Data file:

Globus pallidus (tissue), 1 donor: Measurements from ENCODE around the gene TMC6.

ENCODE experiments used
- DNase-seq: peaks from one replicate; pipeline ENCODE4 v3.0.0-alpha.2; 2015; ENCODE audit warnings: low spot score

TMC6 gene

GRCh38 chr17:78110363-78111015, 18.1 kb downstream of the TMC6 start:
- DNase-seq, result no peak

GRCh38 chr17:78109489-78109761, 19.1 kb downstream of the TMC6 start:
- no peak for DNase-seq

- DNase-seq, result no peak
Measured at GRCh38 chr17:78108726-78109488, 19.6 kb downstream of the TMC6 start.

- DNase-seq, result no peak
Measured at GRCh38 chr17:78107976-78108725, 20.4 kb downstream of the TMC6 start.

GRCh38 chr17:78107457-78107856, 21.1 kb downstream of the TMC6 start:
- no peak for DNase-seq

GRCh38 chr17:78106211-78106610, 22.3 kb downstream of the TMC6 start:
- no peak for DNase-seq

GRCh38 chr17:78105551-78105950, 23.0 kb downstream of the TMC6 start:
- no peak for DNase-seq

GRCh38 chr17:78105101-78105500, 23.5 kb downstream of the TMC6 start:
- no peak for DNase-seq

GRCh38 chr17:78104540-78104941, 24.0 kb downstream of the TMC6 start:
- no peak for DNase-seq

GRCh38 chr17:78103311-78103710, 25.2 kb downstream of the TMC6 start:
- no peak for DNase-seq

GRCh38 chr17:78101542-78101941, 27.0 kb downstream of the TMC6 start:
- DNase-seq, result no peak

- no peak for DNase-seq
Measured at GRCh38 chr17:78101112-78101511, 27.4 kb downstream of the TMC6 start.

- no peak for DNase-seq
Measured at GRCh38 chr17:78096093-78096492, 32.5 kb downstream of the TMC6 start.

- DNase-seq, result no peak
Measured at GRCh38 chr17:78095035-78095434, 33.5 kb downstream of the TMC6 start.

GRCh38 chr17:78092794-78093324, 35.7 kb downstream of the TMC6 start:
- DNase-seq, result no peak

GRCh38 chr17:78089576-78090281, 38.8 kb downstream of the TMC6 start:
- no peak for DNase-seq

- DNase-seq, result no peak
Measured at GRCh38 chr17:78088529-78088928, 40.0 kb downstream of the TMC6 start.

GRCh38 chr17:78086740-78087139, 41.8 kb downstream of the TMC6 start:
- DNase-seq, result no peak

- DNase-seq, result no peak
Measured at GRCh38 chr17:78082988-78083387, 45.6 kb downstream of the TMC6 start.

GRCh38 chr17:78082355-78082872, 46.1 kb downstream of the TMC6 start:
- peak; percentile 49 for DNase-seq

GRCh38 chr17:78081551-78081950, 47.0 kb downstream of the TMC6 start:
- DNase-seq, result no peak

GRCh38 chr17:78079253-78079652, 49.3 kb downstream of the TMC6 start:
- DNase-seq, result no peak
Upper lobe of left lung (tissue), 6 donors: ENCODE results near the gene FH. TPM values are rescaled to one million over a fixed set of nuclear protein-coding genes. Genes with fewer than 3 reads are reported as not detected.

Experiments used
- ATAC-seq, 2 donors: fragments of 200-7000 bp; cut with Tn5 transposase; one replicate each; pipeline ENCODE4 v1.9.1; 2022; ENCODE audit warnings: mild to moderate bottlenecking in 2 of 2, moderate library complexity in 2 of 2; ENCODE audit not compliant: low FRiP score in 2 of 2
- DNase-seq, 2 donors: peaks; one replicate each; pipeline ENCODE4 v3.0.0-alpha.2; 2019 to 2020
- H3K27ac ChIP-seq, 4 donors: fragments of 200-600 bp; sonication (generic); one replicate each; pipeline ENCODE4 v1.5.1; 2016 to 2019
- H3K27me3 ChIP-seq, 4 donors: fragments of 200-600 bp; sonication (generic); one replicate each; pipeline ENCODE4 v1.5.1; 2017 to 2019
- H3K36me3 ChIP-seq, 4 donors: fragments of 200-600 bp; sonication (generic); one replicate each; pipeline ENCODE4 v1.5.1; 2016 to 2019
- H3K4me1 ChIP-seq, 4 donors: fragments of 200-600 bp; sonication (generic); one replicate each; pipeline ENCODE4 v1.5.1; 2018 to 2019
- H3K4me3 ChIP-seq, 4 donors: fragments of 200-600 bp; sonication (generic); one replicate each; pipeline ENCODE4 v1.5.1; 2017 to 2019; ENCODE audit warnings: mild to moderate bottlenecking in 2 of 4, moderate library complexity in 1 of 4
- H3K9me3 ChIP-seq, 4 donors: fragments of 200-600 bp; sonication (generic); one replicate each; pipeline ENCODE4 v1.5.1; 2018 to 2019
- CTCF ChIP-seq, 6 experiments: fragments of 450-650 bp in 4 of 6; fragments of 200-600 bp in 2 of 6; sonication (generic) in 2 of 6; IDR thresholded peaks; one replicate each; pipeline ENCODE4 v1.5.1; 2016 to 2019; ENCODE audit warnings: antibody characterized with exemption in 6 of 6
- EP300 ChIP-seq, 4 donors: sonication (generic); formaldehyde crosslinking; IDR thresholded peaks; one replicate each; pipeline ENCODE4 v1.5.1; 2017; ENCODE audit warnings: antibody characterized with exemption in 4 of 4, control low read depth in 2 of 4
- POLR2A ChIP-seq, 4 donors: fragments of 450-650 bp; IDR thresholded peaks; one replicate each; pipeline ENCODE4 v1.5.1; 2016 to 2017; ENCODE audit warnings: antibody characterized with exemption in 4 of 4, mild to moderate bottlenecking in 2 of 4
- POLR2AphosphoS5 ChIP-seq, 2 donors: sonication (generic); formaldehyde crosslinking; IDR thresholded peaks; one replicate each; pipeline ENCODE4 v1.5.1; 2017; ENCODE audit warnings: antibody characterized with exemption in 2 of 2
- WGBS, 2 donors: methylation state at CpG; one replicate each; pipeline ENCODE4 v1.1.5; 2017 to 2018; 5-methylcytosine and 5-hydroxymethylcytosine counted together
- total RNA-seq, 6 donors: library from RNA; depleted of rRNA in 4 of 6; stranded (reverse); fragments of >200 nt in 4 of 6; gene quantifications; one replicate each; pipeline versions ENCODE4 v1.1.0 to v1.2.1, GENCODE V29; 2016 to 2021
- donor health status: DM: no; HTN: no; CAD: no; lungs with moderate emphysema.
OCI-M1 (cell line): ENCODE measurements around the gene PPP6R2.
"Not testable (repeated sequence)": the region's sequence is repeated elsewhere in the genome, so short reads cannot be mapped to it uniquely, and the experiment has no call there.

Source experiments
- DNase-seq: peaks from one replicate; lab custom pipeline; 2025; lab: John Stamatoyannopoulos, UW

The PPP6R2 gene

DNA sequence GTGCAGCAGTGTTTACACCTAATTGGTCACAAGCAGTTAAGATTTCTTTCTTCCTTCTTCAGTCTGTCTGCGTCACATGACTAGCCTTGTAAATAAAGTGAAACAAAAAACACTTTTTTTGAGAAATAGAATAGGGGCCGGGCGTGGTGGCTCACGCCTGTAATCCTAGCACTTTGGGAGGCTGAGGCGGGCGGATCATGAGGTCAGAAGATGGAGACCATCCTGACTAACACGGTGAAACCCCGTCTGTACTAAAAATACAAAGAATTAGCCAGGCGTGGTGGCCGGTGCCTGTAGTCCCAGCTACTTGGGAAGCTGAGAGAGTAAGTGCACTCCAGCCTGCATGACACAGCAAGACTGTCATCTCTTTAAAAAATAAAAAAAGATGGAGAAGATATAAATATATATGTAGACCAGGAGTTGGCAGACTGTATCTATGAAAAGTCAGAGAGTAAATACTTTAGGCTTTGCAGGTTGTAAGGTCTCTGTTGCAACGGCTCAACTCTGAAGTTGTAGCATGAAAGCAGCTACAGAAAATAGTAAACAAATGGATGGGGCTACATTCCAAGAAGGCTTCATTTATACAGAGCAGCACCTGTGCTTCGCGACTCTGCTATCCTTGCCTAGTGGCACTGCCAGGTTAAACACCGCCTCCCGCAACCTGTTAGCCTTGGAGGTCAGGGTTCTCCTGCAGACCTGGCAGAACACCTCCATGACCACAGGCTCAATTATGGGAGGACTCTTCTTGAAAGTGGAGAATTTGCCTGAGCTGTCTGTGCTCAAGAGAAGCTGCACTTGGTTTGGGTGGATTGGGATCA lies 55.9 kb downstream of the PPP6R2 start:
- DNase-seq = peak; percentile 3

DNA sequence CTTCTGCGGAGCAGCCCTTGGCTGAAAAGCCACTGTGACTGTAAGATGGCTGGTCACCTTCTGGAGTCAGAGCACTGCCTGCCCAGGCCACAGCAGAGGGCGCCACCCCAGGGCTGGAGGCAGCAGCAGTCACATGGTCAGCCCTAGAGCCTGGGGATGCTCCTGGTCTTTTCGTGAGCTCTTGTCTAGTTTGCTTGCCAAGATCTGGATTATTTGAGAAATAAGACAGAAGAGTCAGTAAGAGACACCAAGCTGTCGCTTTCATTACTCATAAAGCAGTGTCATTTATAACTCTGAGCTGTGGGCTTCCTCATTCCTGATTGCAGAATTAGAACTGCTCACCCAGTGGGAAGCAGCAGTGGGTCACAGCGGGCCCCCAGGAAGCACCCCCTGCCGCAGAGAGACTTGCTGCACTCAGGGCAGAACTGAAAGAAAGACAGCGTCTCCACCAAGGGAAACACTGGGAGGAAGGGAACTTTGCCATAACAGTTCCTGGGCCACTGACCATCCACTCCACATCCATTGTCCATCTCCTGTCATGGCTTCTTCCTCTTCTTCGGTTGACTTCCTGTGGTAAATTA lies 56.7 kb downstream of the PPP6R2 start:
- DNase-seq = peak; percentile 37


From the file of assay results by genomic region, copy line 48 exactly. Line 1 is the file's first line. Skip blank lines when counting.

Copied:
- DNase-seq, result no peak